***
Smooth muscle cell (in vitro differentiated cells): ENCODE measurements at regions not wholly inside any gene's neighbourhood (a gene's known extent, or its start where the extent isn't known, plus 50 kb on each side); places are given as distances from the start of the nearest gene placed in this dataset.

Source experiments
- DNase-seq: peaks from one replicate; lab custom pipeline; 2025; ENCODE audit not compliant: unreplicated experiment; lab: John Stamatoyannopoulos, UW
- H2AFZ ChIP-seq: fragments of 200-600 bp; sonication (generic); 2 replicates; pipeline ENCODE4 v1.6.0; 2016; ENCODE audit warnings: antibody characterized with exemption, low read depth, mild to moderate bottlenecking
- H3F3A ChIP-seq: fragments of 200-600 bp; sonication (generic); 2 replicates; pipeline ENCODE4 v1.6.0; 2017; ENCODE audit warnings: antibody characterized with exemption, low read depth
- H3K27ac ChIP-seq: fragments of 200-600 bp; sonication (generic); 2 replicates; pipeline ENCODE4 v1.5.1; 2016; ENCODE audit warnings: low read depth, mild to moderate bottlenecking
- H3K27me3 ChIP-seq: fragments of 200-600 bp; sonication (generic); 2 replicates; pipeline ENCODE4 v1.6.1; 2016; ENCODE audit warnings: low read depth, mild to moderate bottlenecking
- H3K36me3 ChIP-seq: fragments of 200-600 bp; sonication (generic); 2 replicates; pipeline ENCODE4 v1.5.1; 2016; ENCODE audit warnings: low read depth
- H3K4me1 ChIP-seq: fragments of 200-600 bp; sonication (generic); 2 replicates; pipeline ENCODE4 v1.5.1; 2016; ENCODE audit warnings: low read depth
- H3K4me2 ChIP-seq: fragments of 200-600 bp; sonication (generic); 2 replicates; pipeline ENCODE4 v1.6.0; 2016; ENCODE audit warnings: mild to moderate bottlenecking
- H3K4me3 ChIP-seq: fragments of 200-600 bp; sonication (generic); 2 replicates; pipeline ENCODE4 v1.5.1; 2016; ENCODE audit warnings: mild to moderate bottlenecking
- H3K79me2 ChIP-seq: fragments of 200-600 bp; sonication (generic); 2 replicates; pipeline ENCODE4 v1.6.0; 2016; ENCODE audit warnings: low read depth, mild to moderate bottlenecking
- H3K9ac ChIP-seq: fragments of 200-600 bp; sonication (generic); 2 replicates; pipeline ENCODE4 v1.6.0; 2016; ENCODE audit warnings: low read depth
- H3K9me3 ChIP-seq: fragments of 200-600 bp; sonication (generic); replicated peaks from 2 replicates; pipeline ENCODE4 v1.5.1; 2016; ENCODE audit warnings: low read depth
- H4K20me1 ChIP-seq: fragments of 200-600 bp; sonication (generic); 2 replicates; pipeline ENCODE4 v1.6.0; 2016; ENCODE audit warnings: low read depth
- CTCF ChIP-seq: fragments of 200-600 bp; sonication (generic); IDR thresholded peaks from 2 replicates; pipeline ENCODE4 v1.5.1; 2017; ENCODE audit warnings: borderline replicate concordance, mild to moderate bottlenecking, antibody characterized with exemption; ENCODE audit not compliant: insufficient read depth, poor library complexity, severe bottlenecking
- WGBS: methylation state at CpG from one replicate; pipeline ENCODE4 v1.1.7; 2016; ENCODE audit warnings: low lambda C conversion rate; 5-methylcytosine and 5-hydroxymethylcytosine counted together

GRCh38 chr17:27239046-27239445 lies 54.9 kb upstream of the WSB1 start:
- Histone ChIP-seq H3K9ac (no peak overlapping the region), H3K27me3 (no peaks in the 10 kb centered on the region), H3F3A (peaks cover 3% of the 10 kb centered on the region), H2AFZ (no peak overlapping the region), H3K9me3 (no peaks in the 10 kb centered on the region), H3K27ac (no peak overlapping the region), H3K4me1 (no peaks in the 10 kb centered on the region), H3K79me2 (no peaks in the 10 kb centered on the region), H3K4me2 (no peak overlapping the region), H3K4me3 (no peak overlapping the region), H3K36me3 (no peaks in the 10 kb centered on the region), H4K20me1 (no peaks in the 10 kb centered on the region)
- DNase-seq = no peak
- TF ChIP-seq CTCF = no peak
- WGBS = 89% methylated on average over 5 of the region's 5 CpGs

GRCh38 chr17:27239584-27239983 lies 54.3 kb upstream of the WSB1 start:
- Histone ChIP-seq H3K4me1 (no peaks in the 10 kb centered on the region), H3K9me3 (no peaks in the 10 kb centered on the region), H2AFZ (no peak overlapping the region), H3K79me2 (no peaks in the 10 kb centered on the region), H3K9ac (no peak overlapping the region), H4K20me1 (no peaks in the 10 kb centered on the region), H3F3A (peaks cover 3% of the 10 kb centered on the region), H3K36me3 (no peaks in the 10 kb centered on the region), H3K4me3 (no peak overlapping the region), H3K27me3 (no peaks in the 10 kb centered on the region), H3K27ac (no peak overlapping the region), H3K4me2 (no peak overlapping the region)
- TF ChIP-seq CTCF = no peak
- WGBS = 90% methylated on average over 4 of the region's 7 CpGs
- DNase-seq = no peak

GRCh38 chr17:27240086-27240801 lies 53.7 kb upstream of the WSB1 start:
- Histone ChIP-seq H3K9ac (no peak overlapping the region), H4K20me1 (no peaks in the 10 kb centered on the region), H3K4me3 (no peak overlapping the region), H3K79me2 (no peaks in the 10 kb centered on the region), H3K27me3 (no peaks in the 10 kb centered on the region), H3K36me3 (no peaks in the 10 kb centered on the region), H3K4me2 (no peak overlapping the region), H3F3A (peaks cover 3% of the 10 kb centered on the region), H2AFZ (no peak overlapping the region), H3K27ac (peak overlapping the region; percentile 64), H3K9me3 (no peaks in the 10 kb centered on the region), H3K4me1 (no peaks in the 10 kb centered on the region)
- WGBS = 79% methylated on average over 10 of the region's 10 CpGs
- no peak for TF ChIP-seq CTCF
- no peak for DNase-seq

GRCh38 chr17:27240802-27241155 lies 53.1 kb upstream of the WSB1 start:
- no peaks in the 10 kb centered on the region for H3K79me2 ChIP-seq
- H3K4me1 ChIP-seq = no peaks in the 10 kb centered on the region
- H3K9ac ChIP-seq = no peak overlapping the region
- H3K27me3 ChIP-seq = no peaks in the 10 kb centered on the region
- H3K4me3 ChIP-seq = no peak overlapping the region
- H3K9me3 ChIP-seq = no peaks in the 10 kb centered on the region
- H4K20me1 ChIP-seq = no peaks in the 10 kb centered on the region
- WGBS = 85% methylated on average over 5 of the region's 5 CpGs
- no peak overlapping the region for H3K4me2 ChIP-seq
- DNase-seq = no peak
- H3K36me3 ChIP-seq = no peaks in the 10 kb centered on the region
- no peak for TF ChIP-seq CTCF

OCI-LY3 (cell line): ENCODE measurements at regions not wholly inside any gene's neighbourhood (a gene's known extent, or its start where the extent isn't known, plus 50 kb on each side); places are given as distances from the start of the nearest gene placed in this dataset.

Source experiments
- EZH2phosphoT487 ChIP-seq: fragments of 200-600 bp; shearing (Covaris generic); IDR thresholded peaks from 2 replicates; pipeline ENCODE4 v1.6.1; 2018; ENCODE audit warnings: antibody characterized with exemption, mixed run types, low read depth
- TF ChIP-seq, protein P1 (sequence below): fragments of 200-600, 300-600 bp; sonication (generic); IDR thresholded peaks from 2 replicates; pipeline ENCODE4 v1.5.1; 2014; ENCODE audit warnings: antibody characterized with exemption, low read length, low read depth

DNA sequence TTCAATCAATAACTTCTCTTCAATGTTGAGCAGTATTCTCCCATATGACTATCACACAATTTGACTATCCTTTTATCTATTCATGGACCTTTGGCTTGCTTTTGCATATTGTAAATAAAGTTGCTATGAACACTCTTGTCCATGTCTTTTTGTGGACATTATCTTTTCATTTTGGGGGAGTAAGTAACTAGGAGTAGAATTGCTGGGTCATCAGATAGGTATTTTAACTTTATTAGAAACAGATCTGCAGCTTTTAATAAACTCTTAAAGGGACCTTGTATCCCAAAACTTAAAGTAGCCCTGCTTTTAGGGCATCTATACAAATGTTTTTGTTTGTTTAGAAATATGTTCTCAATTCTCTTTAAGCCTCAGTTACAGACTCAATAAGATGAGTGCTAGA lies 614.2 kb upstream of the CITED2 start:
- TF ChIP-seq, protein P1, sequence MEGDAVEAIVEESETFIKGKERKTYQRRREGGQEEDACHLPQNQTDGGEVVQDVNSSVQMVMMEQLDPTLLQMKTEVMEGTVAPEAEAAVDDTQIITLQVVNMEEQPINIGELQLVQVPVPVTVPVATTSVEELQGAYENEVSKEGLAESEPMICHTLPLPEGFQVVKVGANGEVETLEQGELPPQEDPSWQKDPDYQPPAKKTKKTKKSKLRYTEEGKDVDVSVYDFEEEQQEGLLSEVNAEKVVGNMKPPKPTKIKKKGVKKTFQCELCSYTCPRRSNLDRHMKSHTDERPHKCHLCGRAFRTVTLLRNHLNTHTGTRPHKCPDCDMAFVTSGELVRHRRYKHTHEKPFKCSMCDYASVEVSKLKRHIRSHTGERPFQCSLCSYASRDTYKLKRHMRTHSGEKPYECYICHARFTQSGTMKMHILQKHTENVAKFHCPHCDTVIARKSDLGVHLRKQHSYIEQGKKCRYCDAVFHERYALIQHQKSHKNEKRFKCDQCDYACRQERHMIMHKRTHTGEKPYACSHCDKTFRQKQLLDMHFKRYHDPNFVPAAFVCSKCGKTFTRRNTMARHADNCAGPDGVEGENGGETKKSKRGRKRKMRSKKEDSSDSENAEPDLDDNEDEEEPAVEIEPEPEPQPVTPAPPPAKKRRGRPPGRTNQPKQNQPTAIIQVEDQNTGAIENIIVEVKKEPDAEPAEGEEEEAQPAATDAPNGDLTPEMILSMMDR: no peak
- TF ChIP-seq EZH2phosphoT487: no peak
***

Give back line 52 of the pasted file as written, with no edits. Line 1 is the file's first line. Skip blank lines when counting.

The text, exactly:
- TF ChIP-seq EZH2phosphoT487: no peak